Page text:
Web-interfaces are spoiled: Why do you need Infrastructure-as-Code?

Developers often forget about infrastructure, relying on the magic of clouds. And it really works simply and conveniently, set up in a few clicks in the cloud resources control panel. Right up until it irreversibly dies along with your data or leads to an interesting bill with many zeros at the end of the month. The idea of an easy-to-use web-interface is spoiled.

Therefore, today we will talk about Infrastructure-as-a-Code (IaC):
  • Web interfaces initially lower the barrier to entry, but later they will negatively impact your business.
  • What is Terraform, Ansible, and how do we describe the desired state of infrastructure in code. The magic of declarative configuration.
  • You should be able to decommission a configured server at any time and deploy identical ones in new regions within minutes. Migration in a few lines of commands if IaC is set up correctly.
  • Don't have time to write infrastructure documentation? Your code does it for you.
  • What is the source of truth and why it makes life easier for your engineers.
Your application needs to run somewhere
Teams that consist mainly of developers are primarily focused on their part of the task, related to writing and maintaining the application itself. All the infrastructure on which all this will run is often perceived as something that exists on its own. "Let's put part of the data in the database, and part will be thrown into that S3 bucket." And then it should kind of work magically.

The problem is that there are no clouds. There are only other people's servers for which you are not responsible. They also have their own limitations, application features, and need to be properly configured. For example, you quickly created an account in AWS or another cloud, linked a credit card, created an S3 bucket, and started dumping some intermediate application data there in a multi-threaded mode. After a few months, you suddenly realize that the storage bill is growing, while the amount of data seems unchanged. The problem may be that you forgot to explain to the cloud what to do with partially uploaded data. If data is constantly being uploaded through unstable channels, such as from users' phones through mobile networks, the bucket will remain with partially uploaded fragments.

Clouds by default usually never delete data unless explicitly requested. As a result, volumes grow, and you pay more and more for junk, the cleanup of which you forgot to configure. In the same S3, this is done by setting the DaysAfterInitiation parameter in AbortIncompleteMultipartUpload, which defines the automatic cleanup of such unwanted fragments after a specified period.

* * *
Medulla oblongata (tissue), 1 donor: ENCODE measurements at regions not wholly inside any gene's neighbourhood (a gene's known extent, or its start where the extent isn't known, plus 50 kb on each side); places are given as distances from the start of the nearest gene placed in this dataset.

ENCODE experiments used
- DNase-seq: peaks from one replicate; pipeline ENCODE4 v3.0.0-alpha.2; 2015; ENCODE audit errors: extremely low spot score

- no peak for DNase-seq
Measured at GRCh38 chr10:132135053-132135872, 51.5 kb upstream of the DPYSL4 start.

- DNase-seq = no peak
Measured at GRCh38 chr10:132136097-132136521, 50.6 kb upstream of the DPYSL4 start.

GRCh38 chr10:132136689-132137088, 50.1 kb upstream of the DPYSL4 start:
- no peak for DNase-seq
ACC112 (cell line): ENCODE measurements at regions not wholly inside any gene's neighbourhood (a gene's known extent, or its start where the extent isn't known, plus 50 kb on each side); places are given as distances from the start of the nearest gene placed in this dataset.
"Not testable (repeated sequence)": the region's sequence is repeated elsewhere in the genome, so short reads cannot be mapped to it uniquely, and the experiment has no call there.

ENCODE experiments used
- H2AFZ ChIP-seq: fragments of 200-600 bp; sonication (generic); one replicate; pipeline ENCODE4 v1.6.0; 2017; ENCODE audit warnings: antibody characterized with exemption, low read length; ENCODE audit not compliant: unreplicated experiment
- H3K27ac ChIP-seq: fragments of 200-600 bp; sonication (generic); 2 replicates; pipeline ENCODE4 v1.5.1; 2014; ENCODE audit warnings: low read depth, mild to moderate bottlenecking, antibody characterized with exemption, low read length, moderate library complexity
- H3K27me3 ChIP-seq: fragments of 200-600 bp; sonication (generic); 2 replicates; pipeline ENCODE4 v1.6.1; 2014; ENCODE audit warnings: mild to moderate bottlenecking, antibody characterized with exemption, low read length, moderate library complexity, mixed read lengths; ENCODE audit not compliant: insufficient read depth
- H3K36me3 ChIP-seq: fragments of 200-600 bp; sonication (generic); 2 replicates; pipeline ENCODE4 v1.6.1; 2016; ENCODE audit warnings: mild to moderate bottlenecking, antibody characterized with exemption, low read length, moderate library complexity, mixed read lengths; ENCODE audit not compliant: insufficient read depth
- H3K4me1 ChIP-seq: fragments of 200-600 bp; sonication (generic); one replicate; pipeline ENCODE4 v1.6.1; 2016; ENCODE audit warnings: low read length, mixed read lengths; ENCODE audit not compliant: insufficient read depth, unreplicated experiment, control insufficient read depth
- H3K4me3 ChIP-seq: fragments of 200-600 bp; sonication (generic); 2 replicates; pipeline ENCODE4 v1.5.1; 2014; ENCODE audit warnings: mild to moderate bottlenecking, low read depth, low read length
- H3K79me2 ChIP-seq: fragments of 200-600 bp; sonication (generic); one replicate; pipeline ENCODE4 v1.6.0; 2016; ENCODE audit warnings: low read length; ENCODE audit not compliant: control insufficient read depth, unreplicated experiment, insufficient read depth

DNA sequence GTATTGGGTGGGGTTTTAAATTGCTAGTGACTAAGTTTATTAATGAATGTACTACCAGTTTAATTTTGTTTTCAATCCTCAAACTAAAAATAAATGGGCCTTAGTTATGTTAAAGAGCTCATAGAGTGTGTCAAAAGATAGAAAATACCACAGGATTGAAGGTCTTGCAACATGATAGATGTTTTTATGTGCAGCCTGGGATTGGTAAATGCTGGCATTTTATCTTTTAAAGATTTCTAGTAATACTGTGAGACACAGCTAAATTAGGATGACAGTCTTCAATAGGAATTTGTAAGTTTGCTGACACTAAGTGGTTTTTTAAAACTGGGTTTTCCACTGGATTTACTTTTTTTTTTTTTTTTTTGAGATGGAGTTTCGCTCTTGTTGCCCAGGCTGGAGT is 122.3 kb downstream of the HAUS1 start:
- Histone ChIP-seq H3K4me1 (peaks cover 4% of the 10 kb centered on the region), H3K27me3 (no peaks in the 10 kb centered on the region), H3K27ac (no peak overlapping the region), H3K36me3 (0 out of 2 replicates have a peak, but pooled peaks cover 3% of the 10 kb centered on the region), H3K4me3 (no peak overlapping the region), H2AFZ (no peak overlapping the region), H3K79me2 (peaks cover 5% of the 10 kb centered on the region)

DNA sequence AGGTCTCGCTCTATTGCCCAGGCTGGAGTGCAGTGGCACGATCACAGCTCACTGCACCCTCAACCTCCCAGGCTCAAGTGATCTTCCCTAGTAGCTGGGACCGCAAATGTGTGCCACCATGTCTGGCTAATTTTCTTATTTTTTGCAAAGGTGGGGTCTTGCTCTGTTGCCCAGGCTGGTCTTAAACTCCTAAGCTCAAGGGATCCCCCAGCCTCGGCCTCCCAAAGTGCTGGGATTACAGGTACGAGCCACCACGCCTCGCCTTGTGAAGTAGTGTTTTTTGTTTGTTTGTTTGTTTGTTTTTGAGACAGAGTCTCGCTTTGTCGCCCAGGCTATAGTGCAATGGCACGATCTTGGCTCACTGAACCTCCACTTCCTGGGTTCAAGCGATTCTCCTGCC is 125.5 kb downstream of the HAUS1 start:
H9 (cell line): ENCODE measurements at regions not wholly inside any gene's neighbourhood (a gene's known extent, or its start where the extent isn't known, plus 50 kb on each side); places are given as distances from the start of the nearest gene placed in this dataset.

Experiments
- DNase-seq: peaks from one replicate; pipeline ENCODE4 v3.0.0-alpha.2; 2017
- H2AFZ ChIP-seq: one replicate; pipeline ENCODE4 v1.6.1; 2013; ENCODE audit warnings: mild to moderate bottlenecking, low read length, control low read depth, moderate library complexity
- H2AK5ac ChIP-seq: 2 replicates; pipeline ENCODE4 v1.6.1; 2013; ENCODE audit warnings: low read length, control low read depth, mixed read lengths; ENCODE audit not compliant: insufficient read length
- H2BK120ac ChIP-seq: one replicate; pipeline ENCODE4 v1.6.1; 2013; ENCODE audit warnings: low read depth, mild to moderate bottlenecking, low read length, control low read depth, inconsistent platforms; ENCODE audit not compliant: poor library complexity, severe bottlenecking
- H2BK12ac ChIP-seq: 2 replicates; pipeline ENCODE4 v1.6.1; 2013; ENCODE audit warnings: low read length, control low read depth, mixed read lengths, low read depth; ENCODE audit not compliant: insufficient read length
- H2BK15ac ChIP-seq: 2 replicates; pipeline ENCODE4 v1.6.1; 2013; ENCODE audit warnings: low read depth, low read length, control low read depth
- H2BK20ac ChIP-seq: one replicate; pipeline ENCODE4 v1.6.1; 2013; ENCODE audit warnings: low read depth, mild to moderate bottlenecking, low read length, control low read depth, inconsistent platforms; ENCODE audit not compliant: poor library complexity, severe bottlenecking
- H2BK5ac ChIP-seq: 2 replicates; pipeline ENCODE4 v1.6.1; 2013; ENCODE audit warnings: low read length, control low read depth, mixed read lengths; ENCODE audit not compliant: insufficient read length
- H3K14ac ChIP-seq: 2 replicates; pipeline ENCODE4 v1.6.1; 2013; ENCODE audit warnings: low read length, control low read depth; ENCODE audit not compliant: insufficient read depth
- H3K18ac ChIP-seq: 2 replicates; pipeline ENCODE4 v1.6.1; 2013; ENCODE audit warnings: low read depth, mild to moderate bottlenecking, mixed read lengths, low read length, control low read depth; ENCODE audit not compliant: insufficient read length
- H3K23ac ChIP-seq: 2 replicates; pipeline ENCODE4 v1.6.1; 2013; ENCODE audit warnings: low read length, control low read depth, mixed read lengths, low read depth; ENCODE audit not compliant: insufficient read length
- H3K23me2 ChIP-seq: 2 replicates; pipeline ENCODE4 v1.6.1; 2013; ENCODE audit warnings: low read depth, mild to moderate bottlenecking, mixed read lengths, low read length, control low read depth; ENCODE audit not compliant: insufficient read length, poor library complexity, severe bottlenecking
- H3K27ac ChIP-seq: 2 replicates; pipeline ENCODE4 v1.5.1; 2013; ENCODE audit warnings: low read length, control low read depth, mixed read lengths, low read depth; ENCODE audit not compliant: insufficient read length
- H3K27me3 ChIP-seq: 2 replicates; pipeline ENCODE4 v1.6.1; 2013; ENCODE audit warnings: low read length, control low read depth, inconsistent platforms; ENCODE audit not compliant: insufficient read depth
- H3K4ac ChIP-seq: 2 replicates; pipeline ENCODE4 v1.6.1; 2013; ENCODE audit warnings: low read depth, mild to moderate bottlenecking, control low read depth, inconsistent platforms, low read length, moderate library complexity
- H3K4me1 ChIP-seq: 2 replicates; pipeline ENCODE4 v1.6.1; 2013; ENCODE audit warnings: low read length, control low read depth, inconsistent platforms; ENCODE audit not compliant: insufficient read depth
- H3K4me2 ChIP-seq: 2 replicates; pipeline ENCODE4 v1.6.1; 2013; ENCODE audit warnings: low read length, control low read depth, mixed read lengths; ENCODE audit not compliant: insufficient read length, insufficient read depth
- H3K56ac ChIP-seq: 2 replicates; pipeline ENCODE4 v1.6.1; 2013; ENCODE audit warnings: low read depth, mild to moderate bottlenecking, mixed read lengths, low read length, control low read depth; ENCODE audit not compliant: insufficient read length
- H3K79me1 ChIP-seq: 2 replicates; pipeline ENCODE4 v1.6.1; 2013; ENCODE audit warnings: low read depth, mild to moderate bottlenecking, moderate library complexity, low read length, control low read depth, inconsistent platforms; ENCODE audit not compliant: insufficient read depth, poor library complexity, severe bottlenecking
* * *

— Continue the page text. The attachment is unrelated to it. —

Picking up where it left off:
There are thousands of such nuances - from virtual machine settings, load balancing, to the peculiarities of deploying your application after the next update. With modern cloud providers, it is usually very easy to start developing something, but it will work only until the first serious failure or a big bill due to a missed checkbox in one of the many tabs of the web interface.

Code is more transparent than a web interface
You can glue together an application with chewing gum and baling wire by checking boxes in the control panel. But, as I already mentioned, this will work only while the application is very small and has not encountered minimal migration and scaling problems. As your project develops, you will more often face problems such as:
  1. An employee once configured a bunch of policies, checked a million check-boxes in different places, and now it needs to be set up the same way but in another region. Or with another provider. It is impossible to reproduce.
  2. During an audit, it was noticed that some function worked fine a couple of months ago, but then it accidentally broke somewhere in the control panel settings. When, who, and how to revert it back is unclear.
  3. You made sure to write an internal guide on how to order and configure additional resources, but you still spend expensive tens of hours a month on it.
This is where the realization most often comes that something needs to change, increasing transparency, manageability, and reproducibility. When you start treating your infrastructure just like your application, everything changes. Now, repositories store not only the code that tells your application how to function but also the code that describes your current infrastructure, virtual machine configurations, environments, and ways to deliver your application.

Multi-layered sandwich
At the core of everything lies the infrastructure part, where virtual machines, connected volumes, load balancers, cloud firewalls, CDNs and other nuances are described.

At the lowest level, we will use Terraform. This tool allows you to create and configure any physical resources provided by your cloud provider's API. All configurations are described in a declarative style. We do not say “do this and that”, we describe “I want it to be like this”. The tool then evaluates the current state and determines the necessary steps to achieve this.

For an engineer, everything looks extremely transparent. For example, we added lines that indicate we need an instance of a certain size in the desired region:

# main.tf